This was shown most graphically when the coronavirus ripped its way through shockingly ill-prepared and underequipped institutions such as care homes for older people and people with disabilities, orphanages, migrant dormitories and prisons. A compelling case, if ever there was one, for better regulated institutions and increased alternatives to incarceration.

Those who were most critical to saving lives were themselves inexcusably put at risk, with shortages of masks and protective clothing as the pandemic surged through the wards. Health workers are only some 2-3 percent of national populations, yet they comprise around 14 percent of COVID cases reported to the WHO.

The impact on women has been particularly devastating. Because of the horrendous increase in domestic violence all across the world, and because a large proportion of women work in the informal sector and in health care. And because many were left with no choice but to withdraw from the labour market in order to care for children no longer able to go to school, and for older people and the sick. In some areas, women’s rights risk being set back decades, including through more limited access to sexual and reproductive rights.

If we are to recover better, women will need to play a much greater role in decision-making and priority-setting. It is no coincidence that in a world where so few countries have women leaders, several of the countries viewed as having handled the pandemic most effectively were in fact led by women.

Discrimination also lies at the heart of another of 2020’s defining features, when racial injustice and police brutality were brought sharply into focus by the killing of George Floyd and the worldwide protests that followed. In many countries, we saw a burgeoning realization of persistent racial injustice and systemic racism, raising unresolved histories of racist oppression, and demanding far-reaching structural changes.

In countries in conflict, COVID has added an additional layer to already multi-faceted human rights calamities. In Yemen, a perfect storm of five years of conflict and violations, disease, blockades, and shortage of humanitarian funding, set against an existing backdrop of poverty, poor governance and lack of development, is pushing the country remorselessly towards full-scale famine. There has been no shortage of warnings about what will happen in Yemen in the coming months, but a distracted world is doing little to prevent this very preventable disaster.

Rights to free expression, to assemble and to participate in public life have been battered during the pandemic. Not because of warranted restrictions on movement to constrain the spread of COVID, but by the actions of some governments taking advantage of the situation to shut down political dissent and criticism, including by arresting civil society actors and journalists. Some appear to have also been using COVID fears and restrictions as a way to tilt elections in favour of the ruling party.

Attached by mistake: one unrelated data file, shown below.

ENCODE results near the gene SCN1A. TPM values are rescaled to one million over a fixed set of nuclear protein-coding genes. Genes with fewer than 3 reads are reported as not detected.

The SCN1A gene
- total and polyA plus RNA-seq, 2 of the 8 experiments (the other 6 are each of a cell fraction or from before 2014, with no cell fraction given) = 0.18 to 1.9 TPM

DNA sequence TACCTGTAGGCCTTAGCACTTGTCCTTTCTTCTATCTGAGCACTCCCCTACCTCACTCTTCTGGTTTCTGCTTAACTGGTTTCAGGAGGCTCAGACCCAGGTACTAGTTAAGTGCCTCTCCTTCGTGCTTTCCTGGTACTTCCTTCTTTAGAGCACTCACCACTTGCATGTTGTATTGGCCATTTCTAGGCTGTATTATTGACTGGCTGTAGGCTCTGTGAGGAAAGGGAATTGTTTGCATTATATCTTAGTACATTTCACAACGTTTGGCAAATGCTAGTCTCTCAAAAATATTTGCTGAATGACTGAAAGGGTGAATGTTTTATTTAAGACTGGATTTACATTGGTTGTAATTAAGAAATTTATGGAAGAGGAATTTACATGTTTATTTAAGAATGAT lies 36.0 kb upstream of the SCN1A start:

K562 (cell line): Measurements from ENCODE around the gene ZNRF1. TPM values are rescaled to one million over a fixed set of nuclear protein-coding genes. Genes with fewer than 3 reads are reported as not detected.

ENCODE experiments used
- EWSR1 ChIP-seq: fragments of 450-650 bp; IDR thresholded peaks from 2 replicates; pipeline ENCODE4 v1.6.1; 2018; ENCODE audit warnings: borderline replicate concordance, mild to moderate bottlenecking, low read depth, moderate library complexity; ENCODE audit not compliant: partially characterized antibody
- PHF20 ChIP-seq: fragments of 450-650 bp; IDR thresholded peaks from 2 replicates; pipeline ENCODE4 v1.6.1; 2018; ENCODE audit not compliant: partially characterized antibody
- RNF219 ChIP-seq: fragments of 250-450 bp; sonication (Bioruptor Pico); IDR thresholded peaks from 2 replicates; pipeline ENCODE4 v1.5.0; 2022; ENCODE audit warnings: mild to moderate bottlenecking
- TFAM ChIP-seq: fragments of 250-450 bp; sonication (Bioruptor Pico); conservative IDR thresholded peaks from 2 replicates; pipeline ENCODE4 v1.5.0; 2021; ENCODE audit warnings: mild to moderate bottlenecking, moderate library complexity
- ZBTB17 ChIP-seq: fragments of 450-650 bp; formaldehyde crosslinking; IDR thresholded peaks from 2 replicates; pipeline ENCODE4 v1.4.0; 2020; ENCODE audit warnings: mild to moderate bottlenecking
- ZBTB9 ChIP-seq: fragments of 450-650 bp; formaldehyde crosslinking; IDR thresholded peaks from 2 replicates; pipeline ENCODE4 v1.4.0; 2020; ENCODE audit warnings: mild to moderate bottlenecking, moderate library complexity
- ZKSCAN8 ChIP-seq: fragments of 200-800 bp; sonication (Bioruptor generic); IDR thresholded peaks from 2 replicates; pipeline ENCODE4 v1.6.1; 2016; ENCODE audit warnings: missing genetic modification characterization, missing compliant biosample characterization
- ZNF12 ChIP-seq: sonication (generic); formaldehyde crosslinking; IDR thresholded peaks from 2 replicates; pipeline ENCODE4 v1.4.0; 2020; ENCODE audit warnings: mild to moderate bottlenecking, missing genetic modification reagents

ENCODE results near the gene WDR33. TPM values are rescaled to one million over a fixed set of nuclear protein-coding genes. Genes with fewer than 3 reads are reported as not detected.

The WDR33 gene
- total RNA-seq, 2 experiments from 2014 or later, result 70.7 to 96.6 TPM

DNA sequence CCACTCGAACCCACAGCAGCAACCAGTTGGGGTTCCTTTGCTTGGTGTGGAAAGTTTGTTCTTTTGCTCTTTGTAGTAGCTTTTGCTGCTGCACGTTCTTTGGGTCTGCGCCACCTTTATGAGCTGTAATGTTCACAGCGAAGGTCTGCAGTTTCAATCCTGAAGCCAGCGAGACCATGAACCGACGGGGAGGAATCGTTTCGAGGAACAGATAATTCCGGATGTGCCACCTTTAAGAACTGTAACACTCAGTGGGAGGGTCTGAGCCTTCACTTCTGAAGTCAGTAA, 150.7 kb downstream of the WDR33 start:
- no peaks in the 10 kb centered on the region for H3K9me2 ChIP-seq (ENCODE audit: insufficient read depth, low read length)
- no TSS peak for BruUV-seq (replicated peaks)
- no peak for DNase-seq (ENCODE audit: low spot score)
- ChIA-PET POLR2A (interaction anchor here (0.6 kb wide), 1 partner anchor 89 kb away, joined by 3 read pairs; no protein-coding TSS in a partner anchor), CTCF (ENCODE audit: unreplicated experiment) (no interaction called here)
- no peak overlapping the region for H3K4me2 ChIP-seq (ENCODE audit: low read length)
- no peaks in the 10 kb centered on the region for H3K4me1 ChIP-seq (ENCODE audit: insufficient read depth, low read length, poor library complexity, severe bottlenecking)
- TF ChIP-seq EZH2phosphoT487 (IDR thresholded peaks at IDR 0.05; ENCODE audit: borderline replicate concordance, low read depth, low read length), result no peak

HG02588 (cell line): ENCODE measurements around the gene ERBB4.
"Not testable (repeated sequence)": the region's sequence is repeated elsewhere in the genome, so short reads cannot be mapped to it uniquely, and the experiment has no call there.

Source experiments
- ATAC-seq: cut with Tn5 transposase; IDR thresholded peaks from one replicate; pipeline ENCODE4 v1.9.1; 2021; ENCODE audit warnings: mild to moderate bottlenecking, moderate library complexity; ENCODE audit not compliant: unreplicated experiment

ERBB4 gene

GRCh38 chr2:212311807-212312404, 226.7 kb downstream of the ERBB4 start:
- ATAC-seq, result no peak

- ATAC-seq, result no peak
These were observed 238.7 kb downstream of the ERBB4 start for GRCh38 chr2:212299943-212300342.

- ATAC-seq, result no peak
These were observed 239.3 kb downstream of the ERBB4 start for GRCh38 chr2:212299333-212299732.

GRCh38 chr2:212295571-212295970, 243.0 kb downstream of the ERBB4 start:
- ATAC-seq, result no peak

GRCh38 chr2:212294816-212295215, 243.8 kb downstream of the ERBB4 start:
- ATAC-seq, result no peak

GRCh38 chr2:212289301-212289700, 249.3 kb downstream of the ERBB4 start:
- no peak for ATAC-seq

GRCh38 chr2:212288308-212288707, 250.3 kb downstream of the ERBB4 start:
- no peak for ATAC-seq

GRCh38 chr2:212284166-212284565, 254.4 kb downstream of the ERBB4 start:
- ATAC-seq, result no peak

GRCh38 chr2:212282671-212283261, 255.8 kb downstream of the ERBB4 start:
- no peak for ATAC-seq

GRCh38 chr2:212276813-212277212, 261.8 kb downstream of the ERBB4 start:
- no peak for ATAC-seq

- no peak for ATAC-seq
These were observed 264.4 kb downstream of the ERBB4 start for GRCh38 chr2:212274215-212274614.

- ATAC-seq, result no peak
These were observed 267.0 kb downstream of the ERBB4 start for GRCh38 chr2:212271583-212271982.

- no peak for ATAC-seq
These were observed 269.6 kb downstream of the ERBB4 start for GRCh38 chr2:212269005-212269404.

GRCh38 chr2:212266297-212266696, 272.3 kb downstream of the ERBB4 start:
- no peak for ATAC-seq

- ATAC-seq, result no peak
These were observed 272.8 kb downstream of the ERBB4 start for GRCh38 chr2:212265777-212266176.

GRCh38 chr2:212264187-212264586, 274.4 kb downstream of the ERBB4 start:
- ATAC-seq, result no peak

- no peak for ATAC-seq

The contribution of civil society to surviving the pandemic and recovering better once it is over, will be absolutely vital, and the curtailing of civil society’s contributions is one of the surest ways of undermining that recovery, by removing one of the key remedies.

The pandemic has left us exposed, vulnerable, and weakened. Yet, in its devastation, it has also provided clear insights on how we can turn disaster into an opportunity to reset our priorities and improve our prospects for a better future.

Even with stretched resources, the main ingredient that we need to build that future is political will. The will to put our money where it is most needed – not wanted, needed. The will to fight corruption, because in many countries, even very poor countries, there is more money available, but much is lost when it goes straight into the pockets of a few. We need to address inequality, including with tax reforms that could help fund major socio-economic improvements.

Similarly, richer countries need to help poorer countries survive this crisis and recover better. Repairing the frayed system of multilateralism will be essential to manage the recovery. The work must begin at home, but leaders in powerful countries need to once again recognize that, more than ever, our world can only meet global challenges through global cooperation.

Narrow nationalistic responses will simply undermine collective recovery. The first test of this will be our ability to ensure that new COVID vaccines and tools reach everyone who needs them. The pandemic has highlighted over and over again that no one is safe until everyone is safe.

Will we seize this moment to devise ways to recover better? Will we properly apply the human rights vaccine that can help us build more resilient, prosperous and inclusive societies? Will we take the immediate necessary steps to combat the biggest existential threat of all, climate change?

Let’s hope so. Because if we do not, especially with regard to climate change, 2020 will simply be the first step on the road to further calamity.

We have been warned.

For more information and media requests, please contact: Rupert Colville – + 41 22 917 9767 / rcolville@ohchr.orgor Ravina Shamdasani – + 41 22 917 9169 / rshamdasani@ohchr.orgorLiz Throssell– + 41 22 917 9296 / ethrossell@ohchr.orgor Marta Hurtado – + 41 22 917 9466 / mhurtado@ohchr.org